Sandhill Crane (Antigone canadensis)

Sandhill Crane

About the Bird

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Seen/Heard at
Decorah North, Mississippi River Flyway

The omnivorous Sandhill Crane feeds on land or in shallow marshes where plants grow out of the water. Their diet varies widely with location, season, and food availability, but may include the roots of aquatic plants, seeds, grain, berries, tubers, rodents, snails, frogs, lizards, snakes, and nestling birds.

Sandhill Cranes use cattails, sedges, burr reeds, bulrushes, and grasses to build their nests, using dried plant materials early in the season and adding green materials later on. After building a foundation or mound of larger materials, one crane (usually the female) forms a cup-shaped hollow lined with smaller stems or twigs. Nests may be 30-40 inches across and 4-6 inches high. In non-migratory populations, egg-laying can happen any time between December and August. In migratory populations, Sandhill Cranes usually lay their eggs in April and May. Their eggs are a pale brownish-yellow to olive, with irregular brown or grey markings. They lay one to three eggs per clutch and produce one brood per year. Both parents incubate eggs for 29-32 days, and young leave the nest shortly after hatching. To learn more, visit Cornell’s website.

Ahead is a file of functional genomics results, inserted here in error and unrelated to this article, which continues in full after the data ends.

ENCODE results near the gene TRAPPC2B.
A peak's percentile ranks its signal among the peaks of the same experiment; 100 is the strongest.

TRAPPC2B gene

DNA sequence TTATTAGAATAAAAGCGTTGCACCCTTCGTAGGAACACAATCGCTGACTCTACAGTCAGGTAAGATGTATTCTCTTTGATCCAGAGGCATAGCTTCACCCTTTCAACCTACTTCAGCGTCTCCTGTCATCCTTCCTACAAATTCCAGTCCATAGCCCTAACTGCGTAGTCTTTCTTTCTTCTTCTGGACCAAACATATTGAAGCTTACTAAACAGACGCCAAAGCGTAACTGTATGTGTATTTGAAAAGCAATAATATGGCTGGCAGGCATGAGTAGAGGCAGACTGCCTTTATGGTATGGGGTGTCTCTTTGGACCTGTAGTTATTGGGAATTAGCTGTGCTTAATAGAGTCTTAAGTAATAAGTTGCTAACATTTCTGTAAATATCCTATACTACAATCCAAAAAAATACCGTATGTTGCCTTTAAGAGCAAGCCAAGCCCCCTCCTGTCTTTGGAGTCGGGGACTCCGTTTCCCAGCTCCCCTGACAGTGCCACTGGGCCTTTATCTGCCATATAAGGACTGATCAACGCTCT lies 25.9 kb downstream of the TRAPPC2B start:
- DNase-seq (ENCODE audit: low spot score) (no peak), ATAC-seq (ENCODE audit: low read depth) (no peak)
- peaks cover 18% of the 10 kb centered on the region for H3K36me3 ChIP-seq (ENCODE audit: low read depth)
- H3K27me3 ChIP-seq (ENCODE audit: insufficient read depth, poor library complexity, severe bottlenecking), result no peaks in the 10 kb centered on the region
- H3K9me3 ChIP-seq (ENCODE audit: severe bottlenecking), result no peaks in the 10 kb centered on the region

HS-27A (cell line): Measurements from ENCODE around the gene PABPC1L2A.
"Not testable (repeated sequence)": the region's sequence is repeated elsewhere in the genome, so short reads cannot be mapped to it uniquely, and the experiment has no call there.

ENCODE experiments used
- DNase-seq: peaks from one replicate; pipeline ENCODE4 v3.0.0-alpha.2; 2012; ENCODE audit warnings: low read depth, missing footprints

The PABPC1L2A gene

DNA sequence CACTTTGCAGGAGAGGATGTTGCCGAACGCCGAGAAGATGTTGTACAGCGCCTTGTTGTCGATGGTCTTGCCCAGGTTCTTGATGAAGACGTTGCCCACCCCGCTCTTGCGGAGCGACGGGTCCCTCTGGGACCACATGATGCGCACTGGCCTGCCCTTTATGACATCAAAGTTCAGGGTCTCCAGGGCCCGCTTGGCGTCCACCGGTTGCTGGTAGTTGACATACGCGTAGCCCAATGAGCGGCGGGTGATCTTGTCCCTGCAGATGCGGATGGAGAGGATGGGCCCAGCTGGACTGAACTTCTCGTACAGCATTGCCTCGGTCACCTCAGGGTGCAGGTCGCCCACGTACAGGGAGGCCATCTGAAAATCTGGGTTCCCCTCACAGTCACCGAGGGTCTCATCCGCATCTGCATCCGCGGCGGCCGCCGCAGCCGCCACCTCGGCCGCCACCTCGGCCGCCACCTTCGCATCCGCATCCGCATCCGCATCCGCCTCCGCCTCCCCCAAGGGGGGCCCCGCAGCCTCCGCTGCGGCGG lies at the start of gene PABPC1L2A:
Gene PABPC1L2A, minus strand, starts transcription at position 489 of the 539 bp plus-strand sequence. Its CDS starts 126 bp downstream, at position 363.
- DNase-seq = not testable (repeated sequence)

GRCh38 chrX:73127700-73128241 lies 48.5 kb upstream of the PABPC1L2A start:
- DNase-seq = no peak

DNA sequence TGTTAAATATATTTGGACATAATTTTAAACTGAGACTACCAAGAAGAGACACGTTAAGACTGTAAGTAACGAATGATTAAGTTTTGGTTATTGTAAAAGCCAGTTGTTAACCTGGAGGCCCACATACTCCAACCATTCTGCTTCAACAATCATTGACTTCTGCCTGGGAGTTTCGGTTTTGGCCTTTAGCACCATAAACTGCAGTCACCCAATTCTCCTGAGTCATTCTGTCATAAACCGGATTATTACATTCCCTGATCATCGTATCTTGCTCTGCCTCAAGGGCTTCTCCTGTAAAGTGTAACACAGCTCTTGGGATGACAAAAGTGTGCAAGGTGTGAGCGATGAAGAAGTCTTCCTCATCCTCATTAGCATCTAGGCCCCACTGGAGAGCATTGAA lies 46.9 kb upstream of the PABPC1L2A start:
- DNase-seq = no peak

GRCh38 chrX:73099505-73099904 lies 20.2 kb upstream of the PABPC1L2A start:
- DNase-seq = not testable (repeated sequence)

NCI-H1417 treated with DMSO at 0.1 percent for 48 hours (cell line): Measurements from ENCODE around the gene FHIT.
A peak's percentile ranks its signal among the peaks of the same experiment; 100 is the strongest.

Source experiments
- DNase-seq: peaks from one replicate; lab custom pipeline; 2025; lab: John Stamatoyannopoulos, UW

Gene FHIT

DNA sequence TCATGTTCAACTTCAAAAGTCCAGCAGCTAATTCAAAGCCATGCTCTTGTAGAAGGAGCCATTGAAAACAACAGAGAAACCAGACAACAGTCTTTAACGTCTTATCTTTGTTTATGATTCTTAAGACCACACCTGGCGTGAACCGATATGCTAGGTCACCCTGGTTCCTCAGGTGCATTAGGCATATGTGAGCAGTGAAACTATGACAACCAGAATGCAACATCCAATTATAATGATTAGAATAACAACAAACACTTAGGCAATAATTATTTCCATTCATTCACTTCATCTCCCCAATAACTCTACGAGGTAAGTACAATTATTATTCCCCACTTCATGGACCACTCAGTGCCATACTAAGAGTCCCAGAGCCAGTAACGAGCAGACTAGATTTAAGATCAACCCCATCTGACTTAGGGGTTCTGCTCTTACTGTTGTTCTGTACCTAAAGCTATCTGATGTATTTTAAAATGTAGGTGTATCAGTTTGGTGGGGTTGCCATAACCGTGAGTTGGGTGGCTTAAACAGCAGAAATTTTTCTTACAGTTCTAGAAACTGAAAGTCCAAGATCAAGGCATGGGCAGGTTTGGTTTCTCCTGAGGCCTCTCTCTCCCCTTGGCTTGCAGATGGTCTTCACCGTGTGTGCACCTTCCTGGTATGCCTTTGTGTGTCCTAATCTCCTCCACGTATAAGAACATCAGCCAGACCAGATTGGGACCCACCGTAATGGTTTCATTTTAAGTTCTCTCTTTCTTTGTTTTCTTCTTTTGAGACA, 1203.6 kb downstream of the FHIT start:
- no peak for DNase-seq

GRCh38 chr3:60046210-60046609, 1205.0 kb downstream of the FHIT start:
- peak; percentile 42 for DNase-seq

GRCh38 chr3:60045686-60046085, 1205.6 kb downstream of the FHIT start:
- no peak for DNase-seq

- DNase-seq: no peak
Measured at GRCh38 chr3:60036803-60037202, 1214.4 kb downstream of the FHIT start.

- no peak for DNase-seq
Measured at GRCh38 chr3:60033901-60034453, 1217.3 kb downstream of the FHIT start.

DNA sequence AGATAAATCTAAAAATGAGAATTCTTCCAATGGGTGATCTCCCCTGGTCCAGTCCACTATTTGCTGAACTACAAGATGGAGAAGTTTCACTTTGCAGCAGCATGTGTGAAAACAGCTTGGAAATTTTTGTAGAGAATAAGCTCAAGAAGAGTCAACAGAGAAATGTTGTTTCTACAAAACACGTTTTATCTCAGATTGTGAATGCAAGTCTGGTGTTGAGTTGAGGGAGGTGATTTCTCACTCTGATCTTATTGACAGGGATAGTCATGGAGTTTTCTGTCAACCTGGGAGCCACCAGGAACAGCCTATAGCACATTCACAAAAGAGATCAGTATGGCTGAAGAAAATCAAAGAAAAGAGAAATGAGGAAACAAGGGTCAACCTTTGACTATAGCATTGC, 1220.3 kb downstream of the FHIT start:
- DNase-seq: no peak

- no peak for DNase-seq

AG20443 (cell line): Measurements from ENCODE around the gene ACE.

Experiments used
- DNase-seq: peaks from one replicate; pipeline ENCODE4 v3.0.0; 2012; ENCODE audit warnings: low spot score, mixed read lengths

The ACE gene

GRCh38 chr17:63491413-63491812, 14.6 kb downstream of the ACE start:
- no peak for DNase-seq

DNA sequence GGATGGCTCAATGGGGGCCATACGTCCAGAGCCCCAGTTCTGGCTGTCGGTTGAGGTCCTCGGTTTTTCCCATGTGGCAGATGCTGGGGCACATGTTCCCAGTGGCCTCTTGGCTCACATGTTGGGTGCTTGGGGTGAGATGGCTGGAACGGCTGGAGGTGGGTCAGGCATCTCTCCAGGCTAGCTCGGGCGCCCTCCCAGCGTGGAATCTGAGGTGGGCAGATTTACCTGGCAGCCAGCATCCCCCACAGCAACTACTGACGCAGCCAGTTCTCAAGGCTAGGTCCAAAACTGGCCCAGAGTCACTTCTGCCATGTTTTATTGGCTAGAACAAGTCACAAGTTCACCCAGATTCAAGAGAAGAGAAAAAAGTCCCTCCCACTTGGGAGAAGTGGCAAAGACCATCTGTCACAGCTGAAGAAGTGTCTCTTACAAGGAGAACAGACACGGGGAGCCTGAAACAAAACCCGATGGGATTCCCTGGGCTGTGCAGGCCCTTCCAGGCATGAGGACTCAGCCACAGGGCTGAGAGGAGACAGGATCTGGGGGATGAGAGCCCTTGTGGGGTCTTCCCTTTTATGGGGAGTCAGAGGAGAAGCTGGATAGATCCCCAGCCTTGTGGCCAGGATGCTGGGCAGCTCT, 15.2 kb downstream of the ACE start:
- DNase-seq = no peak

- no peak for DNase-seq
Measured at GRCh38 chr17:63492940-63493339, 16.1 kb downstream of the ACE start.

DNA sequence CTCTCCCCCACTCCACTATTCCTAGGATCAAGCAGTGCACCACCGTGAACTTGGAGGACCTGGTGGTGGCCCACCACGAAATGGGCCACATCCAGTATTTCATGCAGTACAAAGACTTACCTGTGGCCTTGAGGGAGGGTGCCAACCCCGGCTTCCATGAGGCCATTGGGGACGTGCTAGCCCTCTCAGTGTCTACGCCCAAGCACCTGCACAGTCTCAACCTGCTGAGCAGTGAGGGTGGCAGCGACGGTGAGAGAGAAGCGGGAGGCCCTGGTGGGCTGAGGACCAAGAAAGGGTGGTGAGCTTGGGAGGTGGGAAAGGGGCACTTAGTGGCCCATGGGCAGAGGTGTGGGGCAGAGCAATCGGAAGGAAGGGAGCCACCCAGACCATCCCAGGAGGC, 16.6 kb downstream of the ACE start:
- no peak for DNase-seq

Citations and attributions
Bird Range Maps of North America
Ridgely, R.S., T.F. Allnutt, T. Brooks, D.K. McNicol, D.W. Mehlman, B.E. Young, and J.R. Zook. 2003.
Digital Distribution Maps of the Birds of the Western Hemisphere, version 1.0. NatureServe, Arlington, Virginia, USA. Data provided by NatureServe in collaboration with Robert Ridgely, James Zook, The Nature Conservancy – Migratory Bird Program, Conservation International – CABS, World Wildlife Fund – US, and Environment Canada – WILDSPACE.
Web Link:
Image of Sandhill Crane: – Own work, CC BY 3.0,
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General Description
Sandhill Cranes are large, tall birds with long necks, long legs, and broad wings. Adults are gray, with red foreheads, white cheeks, and long, dark, pointed bills that are longer than their heads. In flight, their long, dark legs trail behind, and their long necks keep straight. Males are larger and heavier than females.Immature birds have reddish-brown upperparts and gray underparts.

Spring and fall migrant through Decorah, Iowa and on the Mississippi River near Great Spirit Bluff.

Length: 47.2 in/120 cm
Weight: 119.9-172.8 oz/3400-4900 g
Wingspan: 78.7 in/200 cm

Wing Design
Passive soaring wings. The broad and relatively long wings of Sandhill Cranes allow high lift, low-speed soaring, and slow descents.
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Range Map

Range Map